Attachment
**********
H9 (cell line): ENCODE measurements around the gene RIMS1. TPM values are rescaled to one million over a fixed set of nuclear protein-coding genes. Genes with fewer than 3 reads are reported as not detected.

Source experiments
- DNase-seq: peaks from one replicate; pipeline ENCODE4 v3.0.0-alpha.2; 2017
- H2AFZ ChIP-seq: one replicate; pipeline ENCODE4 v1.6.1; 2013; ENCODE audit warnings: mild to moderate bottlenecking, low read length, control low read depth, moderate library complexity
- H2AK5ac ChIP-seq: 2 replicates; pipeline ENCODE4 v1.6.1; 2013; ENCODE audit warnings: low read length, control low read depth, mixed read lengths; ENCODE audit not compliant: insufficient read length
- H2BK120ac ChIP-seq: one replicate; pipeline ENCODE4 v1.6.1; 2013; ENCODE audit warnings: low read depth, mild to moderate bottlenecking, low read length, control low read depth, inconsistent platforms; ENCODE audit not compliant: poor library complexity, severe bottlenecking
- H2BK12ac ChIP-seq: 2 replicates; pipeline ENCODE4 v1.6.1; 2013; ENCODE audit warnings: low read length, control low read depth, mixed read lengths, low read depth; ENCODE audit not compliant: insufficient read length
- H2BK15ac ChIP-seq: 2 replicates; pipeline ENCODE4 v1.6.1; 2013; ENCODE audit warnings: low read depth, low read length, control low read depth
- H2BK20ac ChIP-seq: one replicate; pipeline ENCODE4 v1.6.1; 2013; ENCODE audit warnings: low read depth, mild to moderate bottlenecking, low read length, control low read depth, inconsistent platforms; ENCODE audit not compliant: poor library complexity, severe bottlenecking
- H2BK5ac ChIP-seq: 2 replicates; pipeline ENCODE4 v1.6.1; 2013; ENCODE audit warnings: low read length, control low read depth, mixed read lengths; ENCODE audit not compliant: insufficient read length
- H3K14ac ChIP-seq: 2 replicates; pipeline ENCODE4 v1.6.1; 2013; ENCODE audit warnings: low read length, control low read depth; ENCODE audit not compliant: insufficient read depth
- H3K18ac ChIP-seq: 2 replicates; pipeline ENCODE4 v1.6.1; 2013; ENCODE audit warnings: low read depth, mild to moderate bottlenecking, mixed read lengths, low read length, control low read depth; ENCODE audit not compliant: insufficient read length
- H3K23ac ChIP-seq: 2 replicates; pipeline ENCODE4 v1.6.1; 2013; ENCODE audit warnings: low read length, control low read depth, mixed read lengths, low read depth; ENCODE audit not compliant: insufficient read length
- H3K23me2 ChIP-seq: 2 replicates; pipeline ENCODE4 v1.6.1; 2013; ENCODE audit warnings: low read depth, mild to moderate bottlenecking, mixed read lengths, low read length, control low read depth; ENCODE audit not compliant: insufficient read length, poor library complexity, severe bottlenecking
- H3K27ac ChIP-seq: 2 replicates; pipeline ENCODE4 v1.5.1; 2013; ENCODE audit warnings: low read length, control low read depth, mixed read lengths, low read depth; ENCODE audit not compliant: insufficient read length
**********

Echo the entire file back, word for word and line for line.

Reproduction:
H9 (cell line): ENCODE measurements around the gene RIMS1. TPM values are rescaled to one million over a fixed set of nuclear protein-coding genes. Genes with fewer than 3 reads are reported as not detected.

Source experiments
- DNase-seq: peaks from one replicate; pipeline ENCODE4 v3.0.0-alpha.2; 2017
- H2AFZ ChIP-seq: one replicate; pipeline ENCODE4 v1.6.1; 2013; ENCODE audit warnings: mild to moderate bottlenecking, low read length, control low read depth, moderate library complexity
- H2AK5ac ChIP-seq: 2 replicates; pipeline ENCODE4 v1.6.1; 2013; ENCODE audit warnings: low read length, control low read depth, mixed read lengths; ENCODE audit not compliant: insufficient read length
- H2BK120ac ChIP-seq: one replicate; pipeline ENCODE4 v1.6.1; 2013; ENCODE audit warnings: low read depth, mild to moderate bottlenecking, low read length, control low read depth, inconsistent platforms; ENCODE audit not compliant: poor library complexity, severe bottlenecking
- H2BK12ac ChIP-seq: 2 replicates; pipeline ENCODE4 v1.6.1; 2013; ENCODE audit warnings: low read length, control low read depth, mixed read lengths, low read depth; ENCODE audit not compliant: insufficient read length
- H2BK15ac ChIP-seq: 2 replicates; pipeline ENCODE4 v1.6.1; 2013; ENCODE audit warnings: low read depth, low read length, control low read depth
- H2BK20ac ChIP-seq: one replicate; pipeline ENCODE4 v1.6.1; 2013; ENCODE audit warnings: low read depth, mild to moderate bottlenecking, low read length, control low read depth, inconsistent platforms; ENCODE audit not compliant: poor library complexity, severe bottlenecking
- H2BK5ac ChIP-seq: 2 replicates; pipeline ENCODE4 v1.6.1; 2013; ENCODE audit warnings: low read length, control low read depth, mixed read lengths; ENCODE audit not compliant: insufficient read length
- H3K14ac ChIP-seq: 2 replicates; pipeline ENCODE4 v1.6.1; 2013; ENCODE audit warnings: low read length, control low read depth; ENCODE audit not compliant: insufficient read depth
- H3K18ac ChIP-seq: 2 replicates; pipeline ENCODE4 v1.6.1; 2013; ENCODE audit warnings: low read depth, mild to moderate bottlenecking, mixed read lengths, low read length, control low read depth; ENCODE audit not compliant: insufficient read length
- H3K23ac ChIP-seq: 2 replicates; pipeline ENCODE4 v1.6.1; 2013; ENCODE audit warnings: low read length, control low read depth, mixed read lengths, low read depth; ENCODE audit not compliant: insufficient read length
- H3K23me2 ChIP-seq: 2 replicates; pipeline ENCODE4 v1.6.1; 2013; ENCODE audit warnings: low read depth, mild to moderate bottlenecking, mixed read lengths, low read length, control low read depth; ENCODE audit not compliant: insufficient read length, poor library complexity, severe bottlenecking
- H3K27ac ChIP-seq: 2 replicates; pipeline ENCODE4 v1.5.1; 2013; ENCODE audit warnings: low read length, control low read depth, mixed read lengths, low read depth; ENCODE audit not compliant: insufficient read length